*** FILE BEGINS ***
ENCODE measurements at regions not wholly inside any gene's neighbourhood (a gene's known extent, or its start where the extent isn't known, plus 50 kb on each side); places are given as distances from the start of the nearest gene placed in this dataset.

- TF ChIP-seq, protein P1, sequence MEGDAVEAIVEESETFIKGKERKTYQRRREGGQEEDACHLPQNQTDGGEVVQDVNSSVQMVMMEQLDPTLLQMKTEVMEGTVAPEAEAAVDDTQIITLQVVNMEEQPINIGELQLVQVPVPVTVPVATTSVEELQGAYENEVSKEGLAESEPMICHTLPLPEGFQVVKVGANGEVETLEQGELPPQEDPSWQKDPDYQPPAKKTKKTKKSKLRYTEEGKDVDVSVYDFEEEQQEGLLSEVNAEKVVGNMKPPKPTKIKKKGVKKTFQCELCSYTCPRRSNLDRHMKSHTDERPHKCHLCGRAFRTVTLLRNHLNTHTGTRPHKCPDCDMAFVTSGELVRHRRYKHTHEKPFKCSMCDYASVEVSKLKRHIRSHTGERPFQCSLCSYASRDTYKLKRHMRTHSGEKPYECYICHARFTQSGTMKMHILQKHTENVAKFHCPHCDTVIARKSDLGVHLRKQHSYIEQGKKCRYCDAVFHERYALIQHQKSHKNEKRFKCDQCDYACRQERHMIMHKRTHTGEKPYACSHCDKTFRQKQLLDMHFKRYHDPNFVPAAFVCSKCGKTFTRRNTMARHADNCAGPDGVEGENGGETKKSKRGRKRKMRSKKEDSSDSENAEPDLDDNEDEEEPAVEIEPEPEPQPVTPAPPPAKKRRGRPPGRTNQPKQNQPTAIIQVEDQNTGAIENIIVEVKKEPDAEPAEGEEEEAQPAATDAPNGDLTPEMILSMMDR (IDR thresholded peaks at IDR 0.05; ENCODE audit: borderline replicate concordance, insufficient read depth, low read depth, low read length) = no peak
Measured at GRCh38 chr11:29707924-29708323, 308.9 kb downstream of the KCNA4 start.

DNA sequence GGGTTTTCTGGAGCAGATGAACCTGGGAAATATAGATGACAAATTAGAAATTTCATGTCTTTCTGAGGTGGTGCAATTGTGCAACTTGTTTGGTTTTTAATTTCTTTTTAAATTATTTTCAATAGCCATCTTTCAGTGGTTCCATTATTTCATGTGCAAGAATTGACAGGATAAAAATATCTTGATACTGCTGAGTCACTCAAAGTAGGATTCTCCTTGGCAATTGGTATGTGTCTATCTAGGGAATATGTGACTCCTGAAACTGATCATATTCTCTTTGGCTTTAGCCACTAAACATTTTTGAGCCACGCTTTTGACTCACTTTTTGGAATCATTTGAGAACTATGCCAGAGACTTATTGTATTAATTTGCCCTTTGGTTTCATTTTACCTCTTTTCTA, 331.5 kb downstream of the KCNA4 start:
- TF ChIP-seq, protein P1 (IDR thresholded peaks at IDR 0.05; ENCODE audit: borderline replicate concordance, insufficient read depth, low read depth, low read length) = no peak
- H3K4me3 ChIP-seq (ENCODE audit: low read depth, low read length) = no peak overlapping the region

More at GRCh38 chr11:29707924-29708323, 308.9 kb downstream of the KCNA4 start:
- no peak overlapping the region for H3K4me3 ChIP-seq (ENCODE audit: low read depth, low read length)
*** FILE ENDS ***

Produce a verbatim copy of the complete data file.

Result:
ENCODE measurements at regions not wholly inside any gene's neighbourhood (a gene's known extent, or its start where the extent isn't known, plus 50 kb on each side); places are given as distances from the start of the nearest gene placed in this dataset.

- TF ChIP-seq, protein P1, sequence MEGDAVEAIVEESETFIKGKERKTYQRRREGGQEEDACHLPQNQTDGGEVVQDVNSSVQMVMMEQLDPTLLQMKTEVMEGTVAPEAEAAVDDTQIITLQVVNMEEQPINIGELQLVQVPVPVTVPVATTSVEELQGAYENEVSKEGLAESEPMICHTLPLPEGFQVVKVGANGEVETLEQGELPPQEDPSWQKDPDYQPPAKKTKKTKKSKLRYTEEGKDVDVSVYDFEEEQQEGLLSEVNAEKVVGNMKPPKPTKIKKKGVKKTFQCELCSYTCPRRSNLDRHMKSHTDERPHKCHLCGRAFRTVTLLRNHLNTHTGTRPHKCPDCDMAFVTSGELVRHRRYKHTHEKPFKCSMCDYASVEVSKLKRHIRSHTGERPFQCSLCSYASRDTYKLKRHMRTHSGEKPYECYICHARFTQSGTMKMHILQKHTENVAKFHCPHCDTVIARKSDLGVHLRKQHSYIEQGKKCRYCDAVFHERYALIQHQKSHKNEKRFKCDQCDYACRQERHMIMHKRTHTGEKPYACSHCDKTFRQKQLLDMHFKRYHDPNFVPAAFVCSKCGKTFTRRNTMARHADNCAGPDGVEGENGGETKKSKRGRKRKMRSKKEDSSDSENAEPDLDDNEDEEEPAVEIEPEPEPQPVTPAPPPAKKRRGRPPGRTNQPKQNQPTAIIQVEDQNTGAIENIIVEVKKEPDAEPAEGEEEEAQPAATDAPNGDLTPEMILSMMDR (IDR thresholded peaks at IDR 0.05; ENCODE audit: borderline replicate concordance, insufficient read depth, low read depth, low read length) = no peak
Measured at GRCh38 chr11:29707924-29708323, 308.9 kb downstream of the KCNA4 start.

DNA sequence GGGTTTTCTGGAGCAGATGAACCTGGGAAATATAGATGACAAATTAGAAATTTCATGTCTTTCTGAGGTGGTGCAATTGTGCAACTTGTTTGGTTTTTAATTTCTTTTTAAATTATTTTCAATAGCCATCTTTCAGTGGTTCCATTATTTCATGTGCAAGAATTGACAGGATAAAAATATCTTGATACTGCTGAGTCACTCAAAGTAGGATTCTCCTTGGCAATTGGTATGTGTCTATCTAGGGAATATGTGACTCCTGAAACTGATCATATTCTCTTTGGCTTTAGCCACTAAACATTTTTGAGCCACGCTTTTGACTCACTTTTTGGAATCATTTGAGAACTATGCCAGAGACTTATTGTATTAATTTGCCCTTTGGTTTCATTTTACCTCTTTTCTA, 331.5 kb downstream of the KCNA4 start:
- TF ChIP-seq, protein P1 (IDR thresholded peaks at IDR 0.05; ENCODE audit: borderline replicate concordance, insufficient read depth, low read depth, low read length) = no peak
- H3K4me3 ChIP-seq (ENCODE audit: low read depth, low read length) = no peak overlapping the region

More at GRCh38 chr11:29707924-29708323, 308.9 kb downstream of the KCNA4 start:
- no peak overlapping the region for H3K4me3 ChIP-seq (ENCODE audit: low read depth, low read length)